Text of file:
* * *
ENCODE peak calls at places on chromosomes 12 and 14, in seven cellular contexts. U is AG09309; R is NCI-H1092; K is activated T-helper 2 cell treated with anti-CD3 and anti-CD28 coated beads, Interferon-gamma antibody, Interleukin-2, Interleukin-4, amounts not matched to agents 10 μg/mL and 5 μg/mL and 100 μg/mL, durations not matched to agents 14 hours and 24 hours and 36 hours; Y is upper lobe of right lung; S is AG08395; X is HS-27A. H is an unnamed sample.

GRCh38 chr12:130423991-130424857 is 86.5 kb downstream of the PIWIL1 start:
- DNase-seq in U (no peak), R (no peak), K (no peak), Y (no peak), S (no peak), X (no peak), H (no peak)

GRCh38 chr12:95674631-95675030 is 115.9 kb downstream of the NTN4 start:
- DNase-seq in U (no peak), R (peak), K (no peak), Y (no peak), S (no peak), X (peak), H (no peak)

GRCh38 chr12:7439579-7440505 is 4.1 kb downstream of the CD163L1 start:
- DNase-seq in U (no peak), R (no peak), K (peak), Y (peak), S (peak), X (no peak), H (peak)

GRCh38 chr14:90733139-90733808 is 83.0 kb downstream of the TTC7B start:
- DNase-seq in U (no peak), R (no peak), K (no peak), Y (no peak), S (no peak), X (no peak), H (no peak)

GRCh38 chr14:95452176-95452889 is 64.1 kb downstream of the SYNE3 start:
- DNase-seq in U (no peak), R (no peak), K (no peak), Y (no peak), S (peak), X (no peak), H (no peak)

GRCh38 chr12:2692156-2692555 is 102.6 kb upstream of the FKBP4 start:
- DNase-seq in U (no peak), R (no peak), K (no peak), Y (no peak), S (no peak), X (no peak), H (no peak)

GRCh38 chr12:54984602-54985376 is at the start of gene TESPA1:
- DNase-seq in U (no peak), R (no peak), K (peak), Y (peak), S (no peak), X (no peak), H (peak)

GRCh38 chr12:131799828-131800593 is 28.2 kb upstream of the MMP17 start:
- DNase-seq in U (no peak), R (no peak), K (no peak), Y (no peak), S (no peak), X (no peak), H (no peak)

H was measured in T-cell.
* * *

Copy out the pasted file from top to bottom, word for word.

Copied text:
ENCODE peak calls at places on chromosomes 12 and 14, in seven cellular contexts. U is AG09309; R is NCI-H1092; K is activated T-helper 2 cell treated with anti-CD3 and anti-CD28 coated beads, Interferon-gamma antibody, Interleukin-2, Interleukin-4, amounts not matched to agents 10 μg/mL and 5 μg/mL and 100 μg/mL, durations not matched to agents 14 hours and 24 hours and 36 hours; Y is upper lobe of right lung; S is AG08395; X is HS-27A. H is an unnamed sample.

GRCh38 chr12:130423991-130424857 is 86.5 kb downstream of the PIWIL1 start:
- DNase-seq in U (no peak), R (no peak), K (no peak), Y (no peak), S (no peak), X (no peak), H (no peak)

GRCh38 chr12:95674631-95675030 is 115.9 kb downstream of the NTN4 start:
- DNase-seq in U (no peak), R (peak), K (no peak), Y (no peak), S (no peak), X (peak), H (no peak)

GRCh38 chr12:7439579-7440505 is 4.1 kb downstream of the CD163L1 start:
- DNase-seq in U (no peak), R (no peak), K (peak), Y (peak), S (peak), X (no peak), H (peak)

GRCh38 chr14:90733139-90733808 is 83.0 kb downstream of the TTC7B start:
- DNase-seq in U (no peak), R (no peak), K (no peak), Y (no peak), S (no peak), X (no peak), H (no peak)

GRCh38 chr14:95452176-95452889 is 64.1 kb downstream of the SYNE3 start:
- DNase-seq in U (no peak), R (no peak), K (no peak), Y (no peak), S (peak), X (no peak), H (no peak)

GRCh38 chr12:2692156-2692555 is 102.6 kb upstream of the FKBP4 start:
- DNase-seq in U (no peak), R (no peak), K (no peak), Y (no peak), S (no peak), X (no peak), H (no peak)

GRCh38 chr12:54984602-54985376 is at the start of gene TESPA1:
- DNase-seq in U (no peak), R (no peak), K (peak), Y (peak), S (no peak), X (no peak), H (peak)

GRCh38 chr12:131799828-131800593 is 28.2 kb upstream of the MMP17 start:
- DNase-seq in U (no peak), R (no peak), K (no peak), Y (no peak), S (no peak), X (no peak), H (no peak)

H was measured in T-cell.